Canada admits wanted War Criminal GW Bush, bans humanitarian Galloway
AMY GOODMAN: Why did you go to Gaza?
GEORGE GALLOWAY: Because after twenty-two days, the Palestinian people there were in a desperate situation. We took twenty-four ambulances, a fire engine, trucks full of wheelchairs and medicine and children’s clothes and blankets for the 61,000 Palestinian families whose homes have been destroyed. And, of course, when we got there, we have to give them to the authorities there.
As it happens, I’m not a supporter of Hamas. I never have been. But I am a supporter of democracy. And if the Palestinian people elect a government, we have to respect that.
AMY GOODMAN: Explain why they’re saying you provide material aid to a terrorist organization.
GEORGE GALLOWAY: Well, is material aid ambulances and medicine and wheelchairs and nappies for children and biscuits for hungry people and tents for homeless people and blankets for them to huddle up in the wintertime under? If that’s terrorism, then terrorism no longer has any meaning as a word.
AMY GOODMAN: You almost didn’t get into Gaza. You were stopped. Our reporter, producer Anjali Kamat was there in Gaza. They got through, CODEPINK, the delegation. You ultimately did, but you were stopped at the border.
GEORGE GALLOWAY: Yes, because we were a convoy of 350 British people, 110 British vehicles. And, of course, the Israelis put tremendous pressure on the Egyptian government as to what can go through the gate at Rafah and what must go through the Israeli-controlled gates.
That’s why we’re in the bizarre situation. You can take aspirin to the Palestinians through the Egyptian gate, but you can’t take food. So you can’t feed them, but you can give them an aspirin for the headache that they’ll get as a result of being hungry. This is crazy.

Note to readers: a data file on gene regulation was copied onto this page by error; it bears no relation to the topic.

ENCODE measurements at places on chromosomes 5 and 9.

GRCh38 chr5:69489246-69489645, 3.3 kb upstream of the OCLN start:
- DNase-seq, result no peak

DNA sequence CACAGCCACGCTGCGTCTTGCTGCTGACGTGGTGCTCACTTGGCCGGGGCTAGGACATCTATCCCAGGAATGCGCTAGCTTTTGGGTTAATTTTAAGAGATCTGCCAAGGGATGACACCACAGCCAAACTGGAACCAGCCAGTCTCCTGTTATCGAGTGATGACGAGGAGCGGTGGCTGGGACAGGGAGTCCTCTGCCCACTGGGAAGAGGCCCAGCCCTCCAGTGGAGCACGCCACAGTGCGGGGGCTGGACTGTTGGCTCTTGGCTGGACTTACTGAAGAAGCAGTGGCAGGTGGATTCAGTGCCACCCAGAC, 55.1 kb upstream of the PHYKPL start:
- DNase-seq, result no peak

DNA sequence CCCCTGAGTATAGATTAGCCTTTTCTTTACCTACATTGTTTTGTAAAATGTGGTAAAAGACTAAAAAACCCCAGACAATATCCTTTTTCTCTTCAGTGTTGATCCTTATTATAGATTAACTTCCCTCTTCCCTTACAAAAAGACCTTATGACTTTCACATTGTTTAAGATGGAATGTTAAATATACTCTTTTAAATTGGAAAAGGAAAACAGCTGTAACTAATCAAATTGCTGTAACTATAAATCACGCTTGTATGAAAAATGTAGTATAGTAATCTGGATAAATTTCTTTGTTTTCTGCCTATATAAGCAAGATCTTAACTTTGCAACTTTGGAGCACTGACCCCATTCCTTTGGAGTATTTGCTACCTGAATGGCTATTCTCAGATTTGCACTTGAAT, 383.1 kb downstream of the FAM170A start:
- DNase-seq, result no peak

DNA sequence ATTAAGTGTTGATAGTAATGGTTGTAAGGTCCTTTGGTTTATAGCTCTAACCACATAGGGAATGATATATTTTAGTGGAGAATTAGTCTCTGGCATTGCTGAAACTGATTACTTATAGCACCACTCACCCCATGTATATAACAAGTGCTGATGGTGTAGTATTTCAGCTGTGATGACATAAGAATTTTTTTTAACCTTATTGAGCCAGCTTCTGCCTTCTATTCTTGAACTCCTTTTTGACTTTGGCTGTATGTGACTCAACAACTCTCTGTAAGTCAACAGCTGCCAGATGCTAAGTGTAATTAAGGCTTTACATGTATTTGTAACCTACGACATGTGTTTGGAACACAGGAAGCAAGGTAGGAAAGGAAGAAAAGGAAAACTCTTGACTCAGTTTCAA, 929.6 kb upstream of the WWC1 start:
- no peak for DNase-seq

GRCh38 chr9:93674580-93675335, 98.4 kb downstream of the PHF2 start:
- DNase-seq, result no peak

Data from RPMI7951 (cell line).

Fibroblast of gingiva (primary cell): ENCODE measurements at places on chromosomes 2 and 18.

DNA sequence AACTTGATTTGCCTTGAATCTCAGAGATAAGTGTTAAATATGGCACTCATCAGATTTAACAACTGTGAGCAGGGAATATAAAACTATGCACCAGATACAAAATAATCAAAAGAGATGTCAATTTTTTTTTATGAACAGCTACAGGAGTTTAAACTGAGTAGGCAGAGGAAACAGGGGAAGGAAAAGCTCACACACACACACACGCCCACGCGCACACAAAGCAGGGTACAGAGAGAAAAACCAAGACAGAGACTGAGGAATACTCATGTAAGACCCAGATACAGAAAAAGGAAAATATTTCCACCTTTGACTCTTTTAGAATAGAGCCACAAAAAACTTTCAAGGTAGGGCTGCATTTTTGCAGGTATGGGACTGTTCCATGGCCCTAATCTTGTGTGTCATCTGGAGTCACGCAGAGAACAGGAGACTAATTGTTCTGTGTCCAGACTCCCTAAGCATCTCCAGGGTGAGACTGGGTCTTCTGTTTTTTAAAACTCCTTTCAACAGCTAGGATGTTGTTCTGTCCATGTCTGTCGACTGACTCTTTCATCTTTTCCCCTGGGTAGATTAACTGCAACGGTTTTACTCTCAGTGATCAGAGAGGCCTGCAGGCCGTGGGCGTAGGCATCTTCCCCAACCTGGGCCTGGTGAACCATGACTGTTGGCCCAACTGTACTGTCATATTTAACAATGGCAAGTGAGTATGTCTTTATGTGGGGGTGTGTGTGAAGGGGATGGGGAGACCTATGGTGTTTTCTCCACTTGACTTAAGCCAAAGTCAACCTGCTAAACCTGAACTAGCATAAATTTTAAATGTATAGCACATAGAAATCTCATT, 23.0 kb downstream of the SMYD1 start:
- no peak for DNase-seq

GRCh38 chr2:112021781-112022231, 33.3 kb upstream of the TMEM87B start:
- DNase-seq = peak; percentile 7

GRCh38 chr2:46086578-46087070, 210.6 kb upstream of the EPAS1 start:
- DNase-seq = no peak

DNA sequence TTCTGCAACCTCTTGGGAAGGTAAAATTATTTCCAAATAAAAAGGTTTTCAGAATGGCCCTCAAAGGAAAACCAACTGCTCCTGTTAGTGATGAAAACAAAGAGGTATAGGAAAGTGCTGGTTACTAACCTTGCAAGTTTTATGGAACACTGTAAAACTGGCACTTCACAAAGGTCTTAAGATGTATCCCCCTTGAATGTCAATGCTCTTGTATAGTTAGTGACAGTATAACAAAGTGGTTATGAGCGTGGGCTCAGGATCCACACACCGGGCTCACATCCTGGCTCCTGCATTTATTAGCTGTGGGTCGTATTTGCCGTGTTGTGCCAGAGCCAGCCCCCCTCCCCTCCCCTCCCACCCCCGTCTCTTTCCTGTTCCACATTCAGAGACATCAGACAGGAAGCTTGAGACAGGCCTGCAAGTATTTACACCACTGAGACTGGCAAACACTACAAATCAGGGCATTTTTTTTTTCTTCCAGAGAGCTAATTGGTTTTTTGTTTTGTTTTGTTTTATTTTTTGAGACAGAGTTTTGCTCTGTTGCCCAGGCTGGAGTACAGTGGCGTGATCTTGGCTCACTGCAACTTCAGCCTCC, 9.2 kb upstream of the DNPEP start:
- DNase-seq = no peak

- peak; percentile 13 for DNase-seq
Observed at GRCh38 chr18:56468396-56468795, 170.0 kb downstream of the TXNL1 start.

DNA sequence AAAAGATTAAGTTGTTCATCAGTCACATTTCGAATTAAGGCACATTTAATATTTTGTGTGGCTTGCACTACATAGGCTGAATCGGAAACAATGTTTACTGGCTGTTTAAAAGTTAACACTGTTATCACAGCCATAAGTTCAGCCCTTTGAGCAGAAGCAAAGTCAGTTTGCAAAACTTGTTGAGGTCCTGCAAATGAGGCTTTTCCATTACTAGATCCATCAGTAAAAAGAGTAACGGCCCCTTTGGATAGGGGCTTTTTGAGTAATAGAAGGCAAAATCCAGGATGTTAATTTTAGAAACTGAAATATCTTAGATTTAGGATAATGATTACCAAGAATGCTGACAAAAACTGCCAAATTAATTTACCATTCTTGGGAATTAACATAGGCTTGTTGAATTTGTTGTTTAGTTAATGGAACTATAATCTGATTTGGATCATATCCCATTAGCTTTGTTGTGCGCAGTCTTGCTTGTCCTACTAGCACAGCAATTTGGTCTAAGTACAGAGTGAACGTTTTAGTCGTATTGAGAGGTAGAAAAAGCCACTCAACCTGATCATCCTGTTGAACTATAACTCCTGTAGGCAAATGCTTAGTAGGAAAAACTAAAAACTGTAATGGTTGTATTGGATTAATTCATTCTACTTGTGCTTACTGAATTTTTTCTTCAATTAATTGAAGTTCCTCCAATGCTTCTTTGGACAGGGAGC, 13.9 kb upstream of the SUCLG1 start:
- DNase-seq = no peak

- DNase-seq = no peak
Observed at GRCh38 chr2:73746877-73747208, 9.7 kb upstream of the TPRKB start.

This siege has to end. Gaza is like an earthquake has hit it, the difference being, if it had been an earthquake, all the governments of the world would be airlifting the means of life to the victims of that earthquake and beginning to reconstruct it. And that simply isn’t happening.
AMY GOODMAN: Finally, George Galloway, President Bush did get into Canada, despite a Canadian group, the Lawyers Against the War, calling for his arrest or deportation. The Canadian government ignored their request, though they did deny you entry.
GEORGE GALLOWAY: Yes, and on the grounds that I was a national security risk, which will have come as a surprise to the Homeland Security Department here and to the Speaker of the House of Commons, with whom I’ve sat with for twenty-three years. Yes, I mean—
AMY GOODMAN: We have twenty seconds.
GEORGE GALLOWAY: George Bush, dangerous killer, here’s a million-dollar fee, come and speak. George Galloway, antiwar leader, don’t bother turning up.